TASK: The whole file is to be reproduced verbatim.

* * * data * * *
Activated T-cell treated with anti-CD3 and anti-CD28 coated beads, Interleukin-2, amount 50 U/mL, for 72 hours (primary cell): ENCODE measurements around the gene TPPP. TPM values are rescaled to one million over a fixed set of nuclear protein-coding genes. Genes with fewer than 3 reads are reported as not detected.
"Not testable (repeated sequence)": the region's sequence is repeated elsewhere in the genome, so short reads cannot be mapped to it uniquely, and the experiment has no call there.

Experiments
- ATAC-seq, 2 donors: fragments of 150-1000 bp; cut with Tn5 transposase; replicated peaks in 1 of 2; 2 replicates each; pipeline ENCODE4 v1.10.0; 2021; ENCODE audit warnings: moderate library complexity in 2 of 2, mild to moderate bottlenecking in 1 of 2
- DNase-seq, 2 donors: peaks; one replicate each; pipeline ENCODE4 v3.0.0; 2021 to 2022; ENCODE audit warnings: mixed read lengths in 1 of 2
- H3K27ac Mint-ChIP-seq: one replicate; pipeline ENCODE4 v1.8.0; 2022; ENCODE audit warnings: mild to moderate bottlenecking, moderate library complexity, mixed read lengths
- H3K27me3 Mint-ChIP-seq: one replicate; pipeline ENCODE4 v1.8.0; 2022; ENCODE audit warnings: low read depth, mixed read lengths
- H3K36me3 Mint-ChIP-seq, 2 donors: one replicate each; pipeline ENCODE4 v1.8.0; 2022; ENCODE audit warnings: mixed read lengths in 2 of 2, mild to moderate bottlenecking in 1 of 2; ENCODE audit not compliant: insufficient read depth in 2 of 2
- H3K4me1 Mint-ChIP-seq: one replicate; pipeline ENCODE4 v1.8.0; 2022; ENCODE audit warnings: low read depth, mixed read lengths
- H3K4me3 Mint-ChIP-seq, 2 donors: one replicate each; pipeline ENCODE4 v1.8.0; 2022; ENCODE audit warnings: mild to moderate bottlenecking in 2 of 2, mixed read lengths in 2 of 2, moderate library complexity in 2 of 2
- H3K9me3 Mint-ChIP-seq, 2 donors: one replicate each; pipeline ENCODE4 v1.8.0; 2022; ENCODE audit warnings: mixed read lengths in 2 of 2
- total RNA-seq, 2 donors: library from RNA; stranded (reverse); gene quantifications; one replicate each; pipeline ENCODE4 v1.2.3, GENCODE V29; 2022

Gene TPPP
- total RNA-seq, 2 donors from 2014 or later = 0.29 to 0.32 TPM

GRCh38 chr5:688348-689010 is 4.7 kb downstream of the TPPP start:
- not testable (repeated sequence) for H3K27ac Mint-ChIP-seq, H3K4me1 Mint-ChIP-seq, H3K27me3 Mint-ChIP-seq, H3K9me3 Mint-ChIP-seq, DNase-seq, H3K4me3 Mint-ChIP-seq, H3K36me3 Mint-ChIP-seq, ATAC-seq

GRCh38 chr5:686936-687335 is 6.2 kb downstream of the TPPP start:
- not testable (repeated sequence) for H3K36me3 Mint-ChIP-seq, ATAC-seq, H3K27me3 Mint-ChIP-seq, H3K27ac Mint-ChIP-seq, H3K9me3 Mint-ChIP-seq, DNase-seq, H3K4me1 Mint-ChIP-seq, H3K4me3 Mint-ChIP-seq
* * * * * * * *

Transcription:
Activated T-cell treated with anti-CD3 and anti-CD28 coated beads, Interleukin-2, amount 50 U/mL, for 72 hours (primary cell): ENCODE measurements around the gene TPPP. TPM values are rescaled to one million over a fixed set of nuclear protein-coding genes. Genes with fewer than 3 reads are reported as not detected.
"Not testable (repeated sequence)": the region's sequence is repeated elsewhere in the genome, so short reads cannot be mapped to it uniquely, and the experiment has no call there.

Experiments
- ATAC-seq, 2 donors: fragments of 150-1000 bp; cut with Tn5 transposase; replicated peaks in 1 of 2; 2 replicates each; pipeline ENCODE4 v1.10.0; 2021; ENCODE audit warnings: moderate library complexity in 2 of 2, mild to moderate bottlenecking in 1 of 2
- DNase-seq, 2 donors: peaks; one replicate each; pipeline ENCODE4 v3.0.0; 2021 to 2022; ENCODE audit warnings: mixed read lengths in 1 of 2
- H3K27ac Mint-ChIP-seq: one replicate; pipeline ENCODE4 v1.8.0; 2022; ENCODE audit warnings: mild to moderate bottlenecking, moderate library complexity, mixed read lengths
- H3K27me3 Mint-ChIP-seq: one replicate; pipeline ENCODE4 v1.8.0; 2022; ENCODE audit warnings: low read depth, mixed read lengths
- H3K36me3 Mint-ChIP-seq, 2 donors: one replicate each; pipeline ENCODE4 v1.8.0; 2022; ENCODE audit warnings: mixed read lengths in 2 of 2, mild to moderate bottlenecking in 1 of 2; ENCODE audit not compliant: insufficient read depth in 2 of 2
- H3K4me1 Mint-ChIP-seq: one replicate; pipeline ENCODE4 v1.8.0; 2022; ENCODE audit warnings: low read depth, mixed read lengths
- H3K4me3 Mint-ChIP-seq, 2 donors: one replicate each; pipeline ENCODE4 v1.8.0; 2022; ENCODE audit warnings: mild to moderate bottlenecking in 2 of 2, mixed read lengths in 2 of 2, moderate library complexity in 2 of 2
- H3K9me3 Mint-ChIP-seq, 2 donors: one replicate each; pipeline ENCODE4 v1.8.0; 2022; ENCODE audit warnings: mixed read lengths in 2 of 2
- total RNA-seq, 2 donors: library from RNA; stranded (reverse); gene quantifications; one replicate each; pipeline ENCODE4 v1.2.3, GENCODE V29; 2022

Gene TPPP
- total RNA-seq, 2 donors from 2014 or later = 0.29 to 0.32 TPM

GRCh38 chr5:688348-689010 is 4.7 kb downstream of the TPPP start:
- not testable (repeated sequence) for H3K27ac Mint-ChIP-seq, H3K4me1 Mint-ChIP-seq, H3K27me3 Mint-ChIP-seq, H3K9me3 Mint-ChIP-seq, DNase-seq, H3K4me3 Mint-ChIP-seq, H3K36me3 Mint-ChIP-seq, ATAC-seq

GRCh38 chr5:686936-687335 is 6.2 kb downstream of the TPPP start:
- not testable (repeated sequence) for H3K36me3 Mint-ChIP-seq, ATAC-seq, H3K27me3 Mint-ChIP-seq, H3K27ac Mint-ChIP-seq, H3K9me3 Mint-ChIP-seq, DNase-seq, H3K4me1 Mint-ChIP-seq, H3K4me3 Mint-ChIP-seq